I have finally gotten around to reading Martin Fowler’s Refactoring: Improving the Design of Existing Code. In fact, I’ve also just gotten around to reading the Gang of Four Design Patterns book. These two books belong on every OO programmer’s bookshelf.
Refactoring is the art of improving software. Before the Fowler book, it was almost completely art. With this book, there’s a bit more science to it. The largest section of the book is a catalog of Refactorings: systematic changes you can make to your programs to make them more reusable and easily understood.
The book starts off with introductory text that describes the point of refactoring and gives some examples to make it clear how they’re really applied. I liked the discussion of “code smells”, because I think that’s a good way to describe the feel of code that may be in need of some change.
Many of the refactorings may seem obvious if you’ve been programming a while. But, that’s part of the point: these are things that experienced programmers may do naturally. Just as the GoF cataloged the patterns that are commonly used and described how and when to use them, Fowler has taken these refactorings and made their usage explicit.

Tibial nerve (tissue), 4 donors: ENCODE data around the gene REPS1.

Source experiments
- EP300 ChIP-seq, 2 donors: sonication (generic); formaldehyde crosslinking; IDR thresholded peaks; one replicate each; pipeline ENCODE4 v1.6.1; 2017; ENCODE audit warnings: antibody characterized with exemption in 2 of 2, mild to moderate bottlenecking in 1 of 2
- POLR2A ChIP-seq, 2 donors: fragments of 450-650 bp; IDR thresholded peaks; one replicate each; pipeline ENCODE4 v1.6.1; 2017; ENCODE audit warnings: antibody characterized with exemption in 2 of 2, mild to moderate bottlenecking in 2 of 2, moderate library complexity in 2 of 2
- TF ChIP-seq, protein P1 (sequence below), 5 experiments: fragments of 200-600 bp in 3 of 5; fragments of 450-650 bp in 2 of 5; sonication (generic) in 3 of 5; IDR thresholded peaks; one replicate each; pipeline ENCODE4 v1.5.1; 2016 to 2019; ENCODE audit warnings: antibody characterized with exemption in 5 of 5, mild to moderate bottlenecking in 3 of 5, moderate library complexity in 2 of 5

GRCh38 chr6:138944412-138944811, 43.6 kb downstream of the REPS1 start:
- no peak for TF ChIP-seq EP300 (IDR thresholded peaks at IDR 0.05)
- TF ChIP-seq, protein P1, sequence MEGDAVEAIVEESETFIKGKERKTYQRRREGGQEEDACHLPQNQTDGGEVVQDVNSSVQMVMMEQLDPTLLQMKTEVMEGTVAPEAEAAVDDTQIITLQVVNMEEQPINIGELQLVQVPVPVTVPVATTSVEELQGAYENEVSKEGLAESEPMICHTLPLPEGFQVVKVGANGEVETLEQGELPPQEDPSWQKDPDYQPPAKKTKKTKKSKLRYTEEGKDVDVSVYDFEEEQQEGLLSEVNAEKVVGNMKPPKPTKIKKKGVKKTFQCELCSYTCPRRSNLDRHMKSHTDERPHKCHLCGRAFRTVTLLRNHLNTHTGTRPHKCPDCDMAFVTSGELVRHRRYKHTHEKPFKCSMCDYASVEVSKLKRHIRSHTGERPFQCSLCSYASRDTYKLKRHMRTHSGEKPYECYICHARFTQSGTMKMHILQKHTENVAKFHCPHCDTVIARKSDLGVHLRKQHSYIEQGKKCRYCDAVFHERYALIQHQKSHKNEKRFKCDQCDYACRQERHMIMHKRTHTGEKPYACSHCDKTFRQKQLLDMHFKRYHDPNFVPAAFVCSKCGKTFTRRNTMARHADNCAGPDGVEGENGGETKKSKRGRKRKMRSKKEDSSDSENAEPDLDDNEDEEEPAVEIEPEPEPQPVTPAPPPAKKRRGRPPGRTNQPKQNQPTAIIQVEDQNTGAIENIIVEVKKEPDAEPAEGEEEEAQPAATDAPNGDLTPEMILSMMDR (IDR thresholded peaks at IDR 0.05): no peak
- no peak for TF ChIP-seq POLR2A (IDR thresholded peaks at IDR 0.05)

One refactoring that seems so simple but just hadn’t occurred to me before was “Null Object”. Though Java protects the programmer from stepping into memory locations they shouldn’t be, it doesn’t protect from accessing object references that are null. So, if you’re being safe in your code, you end up with all sorts of if (foo == null) lines in your code. The Null Object refactoring introduces an object that provides a safe value to work with. This is particularly useful when it comes to JSPs or other templates: your null object could provide default values for those particular fields. Certainly, these values appearing still represent some kind of error condition, but at least you can be sure that the user will get a nicer looking page from your webapp than a “500 Servlet Exception” with an icky traceback.
One added bonus to the Refactoring book is that IDEs like Eclipse have the ability to automatically, mechanically apply some of the refactorings for you. The names Eclipse uses for the refactorings are straight from Fowler’s book.
Design Patterns by the GoF and Refactoring by Fowler both belong on any OO programmer’s bookshelf. They provide useful terminology for solutions to common problems.
I’m hoping to soon read Fowler’s newer Patterns of Enterprise Application Architecture.